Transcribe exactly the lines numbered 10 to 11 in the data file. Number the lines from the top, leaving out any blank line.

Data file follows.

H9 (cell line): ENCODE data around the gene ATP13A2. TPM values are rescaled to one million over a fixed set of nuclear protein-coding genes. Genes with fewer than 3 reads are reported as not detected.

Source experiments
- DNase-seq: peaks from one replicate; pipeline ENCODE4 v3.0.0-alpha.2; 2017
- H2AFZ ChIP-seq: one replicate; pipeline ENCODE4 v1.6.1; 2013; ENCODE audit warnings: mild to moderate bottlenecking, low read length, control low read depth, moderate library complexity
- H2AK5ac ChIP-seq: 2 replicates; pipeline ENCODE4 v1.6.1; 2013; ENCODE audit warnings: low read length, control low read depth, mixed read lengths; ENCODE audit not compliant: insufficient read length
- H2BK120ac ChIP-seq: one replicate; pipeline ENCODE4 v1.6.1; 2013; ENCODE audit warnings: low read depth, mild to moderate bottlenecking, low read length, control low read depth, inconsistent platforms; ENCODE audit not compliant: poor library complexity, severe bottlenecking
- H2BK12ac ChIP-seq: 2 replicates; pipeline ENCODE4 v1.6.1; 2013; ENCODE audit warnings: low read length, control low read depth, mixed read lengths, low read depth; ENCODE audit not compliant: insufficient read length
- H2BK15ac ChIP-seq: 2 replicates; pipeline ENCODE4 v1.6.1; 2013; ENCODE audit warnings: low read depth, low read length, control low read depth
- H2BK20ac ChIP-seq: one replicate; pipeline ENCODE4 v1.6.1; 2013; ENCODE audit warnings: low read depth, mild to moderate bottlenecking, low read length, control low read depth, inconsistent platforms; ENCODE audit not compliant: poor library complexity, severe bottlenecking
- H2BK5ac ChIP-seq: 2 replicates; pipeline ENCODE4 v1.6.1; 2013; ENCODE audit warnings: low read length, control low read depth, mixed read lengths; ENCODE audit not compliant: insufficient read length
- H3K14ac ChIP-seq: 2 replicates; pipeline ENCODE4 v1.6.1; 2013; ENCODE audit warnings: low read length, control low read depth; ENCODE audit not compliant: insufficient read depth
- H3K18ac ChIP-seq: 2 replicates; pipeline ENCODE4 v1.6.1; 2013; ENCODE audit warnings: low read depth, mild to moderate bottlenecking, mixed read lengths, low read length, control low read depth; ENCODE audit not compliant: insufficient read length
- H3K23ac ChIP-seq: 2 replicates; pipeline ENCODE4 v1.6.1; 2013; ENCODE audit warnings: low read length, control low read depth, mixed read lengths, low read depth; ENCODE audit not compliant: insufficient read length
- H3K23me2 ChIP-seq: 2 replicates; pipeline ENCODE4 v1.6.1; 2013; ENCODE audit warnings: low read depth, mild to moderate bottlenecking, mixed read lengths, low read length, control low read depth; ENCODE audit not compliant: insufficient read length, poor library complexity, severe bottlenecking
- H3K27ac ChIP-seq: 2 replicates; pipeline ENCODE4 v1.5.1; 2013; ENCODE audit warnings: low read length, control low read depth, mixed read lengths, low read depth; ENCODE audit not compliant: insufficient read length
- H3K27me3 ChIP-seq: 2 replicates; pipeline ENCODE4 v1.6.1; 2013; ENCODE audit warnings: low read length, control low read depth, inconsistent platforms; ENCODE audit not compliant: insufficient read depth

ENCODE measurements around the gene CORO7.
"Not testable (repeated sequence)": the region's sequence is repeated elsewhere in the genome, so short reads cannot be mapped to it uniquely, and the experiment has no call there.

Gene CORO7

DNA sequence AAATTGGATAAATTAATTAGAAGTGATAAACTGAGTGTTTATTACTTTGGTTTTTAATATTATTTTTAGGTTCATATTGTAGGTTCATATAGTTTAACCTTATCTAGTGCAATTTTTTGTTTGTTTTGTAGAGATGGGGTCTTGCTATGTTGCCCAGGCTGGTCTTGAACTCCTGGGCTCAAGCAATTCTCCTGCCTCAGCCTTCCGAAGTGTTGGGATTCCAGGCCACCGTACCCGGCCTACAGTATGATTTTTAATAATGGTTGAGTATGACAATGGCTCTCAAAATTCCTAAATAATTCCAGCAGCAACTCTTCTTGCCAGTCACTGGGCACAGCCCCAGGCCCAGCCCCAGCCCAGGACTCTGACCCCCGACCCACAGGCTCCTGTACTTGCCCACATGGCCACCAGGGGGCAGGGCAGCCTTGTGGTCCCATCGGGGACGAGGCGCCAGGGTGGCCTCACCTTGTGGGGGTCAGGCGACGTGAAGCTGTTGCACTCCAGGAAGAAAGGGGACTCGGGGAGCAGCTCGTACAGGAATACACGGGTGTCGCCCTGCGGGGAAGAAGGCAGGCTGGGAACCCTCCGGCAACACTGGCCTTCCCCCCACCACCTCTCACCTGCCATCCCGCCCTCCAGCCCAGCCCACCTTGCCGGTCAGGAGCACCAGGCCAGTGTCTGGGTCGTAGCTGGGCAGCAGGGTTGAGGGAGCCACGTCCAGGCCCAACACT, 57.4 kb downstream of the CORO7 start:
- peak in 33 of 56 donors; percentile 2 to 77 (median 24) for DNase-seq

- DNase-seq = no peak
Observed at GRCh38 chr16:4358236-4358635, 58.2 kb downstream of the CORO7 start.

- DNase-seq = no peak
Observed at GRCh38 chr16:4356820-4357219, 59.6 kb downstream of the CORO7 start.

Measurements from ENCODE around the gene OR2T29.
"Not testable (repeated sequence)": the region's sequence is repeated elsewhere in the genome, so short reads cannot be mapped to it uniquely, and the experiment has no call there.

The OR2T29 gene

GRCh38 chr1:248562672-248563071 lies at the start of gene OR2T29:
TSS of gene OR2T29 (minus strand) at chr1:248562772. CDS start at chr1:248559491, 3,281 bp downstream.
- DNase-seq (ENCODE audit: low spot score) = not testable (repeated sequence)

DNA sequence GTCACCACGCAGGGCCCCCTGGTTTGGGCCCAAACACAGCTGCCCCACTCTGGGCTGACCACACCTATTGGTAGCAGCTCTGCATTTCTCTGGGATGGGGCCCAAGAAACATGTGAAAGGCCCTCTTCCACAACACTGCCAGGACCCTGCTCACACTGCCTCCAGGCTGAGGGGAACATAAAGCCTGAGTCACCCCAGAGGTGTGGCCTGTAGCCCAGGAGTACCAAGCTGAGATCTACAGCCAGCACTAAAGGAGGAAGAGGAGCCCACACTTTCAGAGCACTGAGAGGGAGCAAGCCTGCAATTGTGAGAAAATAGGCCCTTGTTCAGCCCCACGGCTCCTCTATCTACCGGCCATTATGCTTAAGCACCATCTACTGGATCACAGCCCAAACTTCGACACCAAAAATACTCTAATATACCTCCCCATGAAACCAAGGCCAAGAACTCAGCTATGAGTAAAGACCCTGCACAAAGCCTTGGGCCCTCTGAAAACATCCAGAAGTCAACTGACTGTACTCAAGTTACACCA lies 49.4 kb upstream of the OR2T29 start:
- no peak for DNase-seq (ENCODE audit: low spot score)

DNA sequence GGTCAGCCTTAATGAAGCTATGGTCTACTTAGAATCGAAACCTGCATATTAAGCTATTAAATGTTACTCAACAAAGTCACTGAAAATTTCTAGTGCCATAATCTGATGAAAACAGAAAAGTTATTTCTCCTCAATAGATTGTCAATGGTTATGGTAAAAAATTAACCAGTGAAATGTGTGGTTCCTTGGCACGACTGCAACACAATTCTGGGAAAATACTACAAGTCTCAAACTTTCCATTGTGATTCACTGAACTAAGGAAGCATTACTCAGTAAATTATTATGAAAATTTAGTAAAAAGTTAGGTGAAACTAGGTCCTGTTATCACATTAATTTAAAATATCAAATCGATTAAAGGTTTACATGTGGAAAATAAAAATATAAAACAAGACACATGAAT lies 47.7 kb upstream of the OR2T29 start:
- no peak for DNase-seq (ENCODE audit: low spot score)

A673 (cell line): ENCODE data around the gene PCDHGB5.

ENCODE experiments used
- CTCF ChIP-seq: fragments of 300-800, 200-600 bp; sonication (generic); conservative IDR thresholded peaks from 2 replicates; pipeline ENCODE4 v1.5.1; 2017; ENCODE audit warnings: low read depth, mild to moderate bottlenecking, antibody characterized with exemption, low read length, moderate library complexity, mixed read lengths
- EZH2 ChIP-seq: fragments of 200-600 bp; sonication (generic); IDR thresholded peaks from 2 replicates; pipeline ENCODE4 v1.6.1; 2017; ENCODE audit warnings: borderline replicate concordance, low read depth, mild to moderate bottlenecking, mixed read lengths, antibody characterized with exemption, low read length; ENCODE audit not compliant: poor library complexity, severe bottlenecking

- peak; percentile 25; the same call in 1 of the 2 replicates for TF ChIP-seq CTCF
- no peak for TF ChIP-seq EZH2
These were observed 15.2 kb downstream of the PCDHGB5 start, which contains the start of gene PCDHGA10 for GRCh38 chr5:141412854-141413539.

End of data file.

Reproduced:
- H2BK5ac ChIP-seq: 2 replicates; pipeline ENCODE4 v1.6.1; 2013; ENCODE audit warnings: low read length, control low read depth, mixed read lengths; ENCODE audit not compliant: insufficient read length
- H3K14ac ChIP-seq: 2 replicates; pipeline ENCODE4 v1.6.1; 2013; ENCODE audit warnings: low read length, control low read depth; ENCODE audit not compliant: insufficient read depth